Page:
Moderna COVID-19 vaccine generates immune response in older adults, study finds

A Phase 1 trial of a vaccine to protect against the novel coronavirus has shown promising results.

A study, published Tuesday in the New England Journal of Medicine, found that the experimental vaccine developed by NIAID and Moderna Inc. was well-tolerated and generated a strong immune response on older adults.

Modern’s Phase 1 trial, which started in March, enrolled 40 healthy volunteers: 20 adults 56-70 years old and 20 adults 71 years and older.

“Older adults are more vulnerable to complications of COVID-19 and are an important population for vaccination. Understanding how the vaccine affects older adults is a critical part of measuring its safety and efficacy,” the report said.

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Ten volunteers in each age group received a lower dose of the vaccine, and 10 volunteers in each age group received a higher dose. After approximately one month, volunteers then received a second dose of the same vaccine at the same dosage.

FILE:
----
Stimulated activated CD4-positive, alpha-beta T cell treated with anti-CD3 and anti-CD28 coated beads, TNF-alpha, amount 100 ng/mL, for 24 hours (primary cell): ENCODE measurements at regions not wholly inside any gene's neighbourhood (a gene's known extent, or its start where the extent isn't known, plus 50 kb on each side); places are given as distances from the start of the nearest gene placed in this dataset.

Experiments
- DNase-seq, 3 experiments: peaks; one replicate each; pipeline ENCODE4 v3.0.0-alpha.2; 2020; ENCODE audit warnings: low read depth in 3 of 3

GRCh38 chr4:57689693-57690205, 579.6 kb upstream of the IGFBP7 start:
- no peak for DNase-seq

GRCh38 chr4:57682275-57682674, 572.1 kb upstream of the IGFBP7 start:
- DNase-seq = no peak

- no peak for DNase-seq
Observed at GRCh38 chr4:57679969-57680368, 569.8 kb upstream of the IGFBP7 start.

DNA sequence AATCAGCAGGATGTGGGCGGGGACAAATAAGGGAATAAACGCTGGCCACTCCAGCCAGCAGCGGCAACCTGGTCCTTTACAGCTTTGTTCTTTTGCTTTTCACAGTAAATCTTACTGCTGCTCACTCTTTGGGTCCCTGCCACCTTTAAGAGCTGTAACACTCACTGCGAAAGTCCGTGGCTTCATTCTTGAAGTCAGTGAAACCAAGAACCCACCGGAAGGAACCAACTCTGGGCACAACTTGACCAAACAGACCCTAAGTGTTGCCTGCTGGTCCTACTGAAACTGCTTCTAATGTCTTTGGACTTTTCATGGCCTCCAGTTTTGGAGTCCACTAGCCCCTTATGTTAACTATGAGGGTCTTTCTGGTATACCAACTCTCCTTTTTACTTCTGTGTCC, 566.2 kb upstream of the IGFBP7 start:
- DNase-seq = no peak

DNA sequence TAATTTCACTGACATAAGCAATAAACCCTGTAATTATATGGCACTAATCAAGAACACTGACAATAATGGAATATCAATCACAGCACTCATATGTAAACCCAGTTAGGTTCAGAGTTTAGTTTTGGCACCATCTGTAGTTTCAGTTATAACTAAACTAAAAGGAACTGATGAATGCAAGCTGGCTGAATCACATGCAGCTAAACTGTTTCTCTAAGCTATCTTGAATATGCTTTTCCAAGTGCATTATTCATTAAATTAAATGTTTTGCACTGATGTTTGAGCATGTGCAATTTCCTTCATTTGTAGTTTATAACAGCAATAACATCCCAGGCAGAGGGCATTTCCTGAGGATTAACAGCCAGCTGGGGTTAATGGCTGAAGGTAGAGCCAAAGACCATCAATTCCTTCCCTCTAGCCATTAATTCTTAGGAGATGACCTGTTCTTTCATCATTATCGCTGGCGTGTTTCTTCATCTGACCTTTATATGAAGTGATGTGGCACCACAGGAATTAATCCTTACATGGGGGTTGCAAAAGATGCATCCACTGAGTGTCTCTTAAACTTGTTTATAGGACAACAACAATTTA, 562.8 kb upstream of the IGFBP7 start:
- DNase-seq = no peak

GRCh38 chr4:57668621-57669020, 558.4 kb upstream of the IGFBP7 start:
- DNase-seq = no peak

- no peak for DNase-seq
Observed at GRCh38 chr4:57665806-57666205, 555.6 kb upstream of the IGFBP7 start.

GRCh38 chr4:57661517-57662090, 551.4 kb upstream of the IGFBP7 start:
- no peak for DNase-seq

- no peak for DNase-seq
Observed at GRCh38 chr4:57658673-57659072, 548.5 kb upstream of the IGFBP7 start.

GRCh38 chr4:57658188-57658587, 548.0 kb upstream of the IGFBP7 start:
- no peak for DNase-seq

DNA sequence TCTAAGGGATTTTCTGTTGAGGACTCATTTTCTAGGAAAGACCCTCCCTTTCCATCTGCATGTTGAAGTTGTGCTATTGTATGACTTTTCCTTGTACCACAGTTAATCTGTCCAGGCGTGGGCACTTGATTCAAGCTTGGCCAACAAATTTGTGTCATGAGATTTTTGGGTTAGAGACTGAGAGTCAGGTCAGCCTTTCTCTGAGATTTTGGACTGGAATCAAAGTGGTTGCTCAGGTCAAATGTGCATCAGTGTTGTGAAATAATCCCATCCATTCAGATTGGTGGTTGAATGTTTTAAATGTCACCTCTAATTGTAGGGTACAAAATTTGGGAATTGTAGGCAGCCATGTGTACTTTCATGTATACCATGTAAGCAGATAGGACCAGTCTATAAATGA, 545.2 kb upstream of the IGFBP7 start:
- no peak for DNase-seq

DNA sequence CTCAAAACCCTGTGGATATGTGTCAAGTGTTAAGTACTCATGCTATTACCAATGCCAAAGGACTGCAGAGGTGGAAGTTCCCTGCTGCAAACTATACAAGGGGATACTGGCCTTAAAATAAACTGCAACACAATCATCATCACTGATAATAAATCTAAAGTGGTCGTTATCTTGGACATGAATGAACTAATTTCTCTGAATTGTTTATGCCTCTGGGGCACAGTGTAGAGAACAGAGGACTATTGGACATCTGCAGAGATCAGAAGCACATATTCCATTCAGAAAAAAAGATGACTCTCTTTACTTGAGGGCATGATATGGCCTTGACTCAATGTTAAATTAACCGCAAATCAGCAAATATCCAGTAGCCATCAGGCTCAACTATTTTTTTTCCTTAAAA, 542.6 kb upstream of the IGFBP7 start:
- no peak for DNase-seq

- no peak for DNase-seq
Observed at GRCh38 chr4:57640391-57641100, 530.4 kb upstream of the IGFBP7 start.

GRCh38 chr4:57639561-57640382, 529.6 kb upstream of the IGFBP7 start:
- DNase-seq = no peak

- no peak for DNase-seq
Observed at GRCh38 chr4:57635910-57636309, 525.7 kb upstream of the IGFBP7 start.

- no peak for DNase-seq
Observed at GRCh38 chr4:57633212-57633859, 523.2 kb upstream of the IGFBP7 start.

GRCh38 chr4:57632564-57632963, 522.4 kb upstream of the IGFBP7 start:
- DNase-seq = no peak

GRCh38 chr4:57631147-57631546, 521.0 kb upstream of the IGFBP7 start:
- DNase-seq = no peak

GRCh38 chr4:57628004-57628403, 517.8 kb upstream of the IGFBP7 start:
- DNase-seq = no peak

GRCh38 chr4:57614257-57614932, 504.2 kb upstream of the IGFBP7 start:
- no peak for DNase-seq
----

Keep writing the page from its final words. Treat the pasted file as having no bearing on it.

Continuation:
Throughout the study, volunteers attended clinic visits to track their responses to the vaccine and assess safety. Researchers found that the vaccine that the volunteers exhibited a good immune response to the vaccine.

“The blood of vaccinated volunteers contained robust binding and neutralizing antibodies against SARS-CoV-2. Importantly, the immune response to the vaccine seen in older volunteers was comparable to that seen in younger age groups,” the report stated.

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Despite some transient adverse effects, including fever and fatigue after vaccination, researchers found that the vaccine was well-tolerated.

According to researchers, the Phase 1 trial results further support the current testing of the investigational vaccine in older adults in the ongoing Phase 3 trial.

The Moderna vaccine study will continue to follow the volunteers for about one year after the second vaccination to monitor the vaccine’s long-term effects.